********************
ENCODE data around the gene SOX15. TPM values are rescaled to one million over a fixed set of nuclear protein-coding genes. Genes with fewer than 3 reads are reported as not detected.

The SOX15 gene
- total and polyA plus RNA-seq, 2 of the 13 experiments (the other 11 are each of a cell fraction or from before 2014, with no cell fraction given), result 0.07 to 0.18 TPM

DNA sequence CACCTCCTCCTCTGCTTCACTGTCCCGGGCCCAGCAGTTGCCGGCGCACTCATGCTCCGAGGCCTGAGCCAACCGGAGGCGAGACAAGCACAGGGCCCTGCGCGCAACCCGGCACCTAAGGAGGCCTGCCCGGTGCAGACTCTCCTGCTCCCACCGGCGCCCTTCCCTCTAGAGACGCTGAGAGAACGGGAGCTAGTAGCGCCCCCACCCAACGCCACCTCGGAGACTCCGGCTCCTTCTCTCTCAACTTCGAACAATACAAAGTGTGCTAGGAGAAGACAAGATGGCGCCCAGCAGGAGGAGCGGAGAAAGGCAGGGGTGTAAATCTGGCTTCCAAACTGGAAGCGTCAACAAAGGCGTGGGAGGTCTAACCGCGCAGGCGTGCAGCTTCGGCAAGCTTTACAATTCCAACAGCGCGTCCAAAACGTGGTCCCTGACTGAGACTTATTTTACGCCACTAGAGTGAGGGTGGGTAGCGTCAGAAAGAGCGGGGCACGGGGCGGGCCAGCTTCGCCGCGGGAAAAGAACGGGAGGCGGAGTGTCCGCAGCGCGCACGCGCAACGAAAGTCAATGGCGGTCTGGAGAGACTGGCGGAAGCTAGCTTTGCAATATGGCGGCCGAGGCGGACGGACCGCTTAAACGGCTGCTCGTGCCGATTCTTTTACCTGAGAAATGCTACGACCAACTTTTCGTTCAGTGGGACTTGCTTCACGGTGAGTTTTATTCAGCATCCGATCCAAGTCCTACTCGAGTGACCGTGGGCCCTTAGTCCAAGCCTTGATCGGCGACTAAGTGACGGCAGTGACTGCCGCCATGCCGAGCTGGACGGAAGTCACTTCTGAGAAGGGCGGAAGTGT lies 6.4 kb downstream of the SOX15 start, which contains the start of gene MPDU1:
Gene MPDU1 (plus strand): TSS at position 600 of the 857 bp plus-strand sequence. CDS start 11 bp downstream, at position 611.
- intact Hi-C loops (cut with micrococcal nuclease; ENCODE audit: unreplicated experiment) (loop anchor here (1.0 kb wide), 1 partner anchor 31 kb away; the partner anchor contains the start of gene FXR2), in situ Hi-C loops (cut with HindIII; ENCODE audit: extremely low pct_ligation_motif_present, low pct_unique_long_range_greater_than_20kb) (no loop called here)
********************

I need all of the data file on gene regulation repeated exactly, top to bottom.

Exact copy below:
ENCODE data around the gene SOX15. TPM values are rescaled to one million over a fixed set of nuclear protein-coding genes. Genes with fewer than 3 reads are reported as not detected.

The SOX15 gene
- total and polyA plus RNA-seq, 2 of the 13 experiments (the other 11 are each of a cell fraction or from before 2014, with no cell fraction given), result 0.07 to 0.18 TPM

DNA sequence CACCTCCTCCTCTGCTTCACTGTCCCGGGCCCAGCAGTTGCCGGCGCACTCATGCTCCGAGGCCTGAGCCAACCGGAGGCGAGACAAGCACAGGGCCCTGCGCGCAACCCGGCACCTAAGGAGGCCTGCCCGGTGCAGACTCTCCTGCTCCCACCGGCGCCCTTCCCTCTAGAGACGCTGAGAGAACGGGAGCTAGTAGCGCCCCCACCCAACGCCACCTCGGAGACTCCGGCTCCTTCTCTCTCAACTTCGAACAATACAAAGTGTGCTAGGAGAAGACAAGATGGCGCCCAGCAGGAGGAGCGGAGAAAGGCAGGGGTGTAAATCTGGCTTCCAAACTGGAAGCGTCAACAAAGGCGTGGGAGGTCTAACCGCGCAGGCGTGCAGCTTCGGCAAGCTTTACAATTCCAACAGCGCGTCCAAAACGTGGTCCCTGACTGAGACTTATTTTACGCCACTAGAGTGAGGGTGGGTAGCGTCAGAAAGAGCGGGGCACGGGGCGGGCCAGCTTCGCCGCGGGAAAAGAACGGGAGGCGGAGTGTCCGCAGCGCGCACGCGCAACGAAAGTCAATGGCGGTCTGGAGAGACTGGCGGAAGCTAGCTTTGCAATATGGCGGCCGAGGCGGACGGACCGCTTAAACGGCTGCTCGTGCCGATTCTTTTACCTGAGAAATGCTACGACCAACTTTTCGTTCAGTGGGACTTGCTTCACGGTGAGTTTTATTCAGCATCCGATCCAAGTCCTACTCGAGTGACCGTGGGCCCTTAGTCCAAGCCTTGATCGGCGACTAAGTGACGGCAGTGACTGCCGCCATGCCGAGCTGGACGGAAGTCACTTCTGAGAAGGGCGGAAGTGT lies 6.4 kb downstream of the SOX15 start, which contains the start of gene MPDU1:
Gene MPDU1 (plus strand): TSS at position 600 of the 857 bp plus-strand sequence. CDS start 11 bp downstream, at position 611.
- intact Hi-C loops (cut with micrococcal nuclease; ENCODE audit: unreplicated experiment) (loop anchor here (1.0 kb wide), 1 partner anchor 31 kb away; the partner anchor contains the start of gene FXR2), in situ Hi-C loops (cut with HindIII; ENCODE audit: extremely low pct_ligation_motif_present, low pct_unique_long_range_greater_than_20kb) (no loop called here)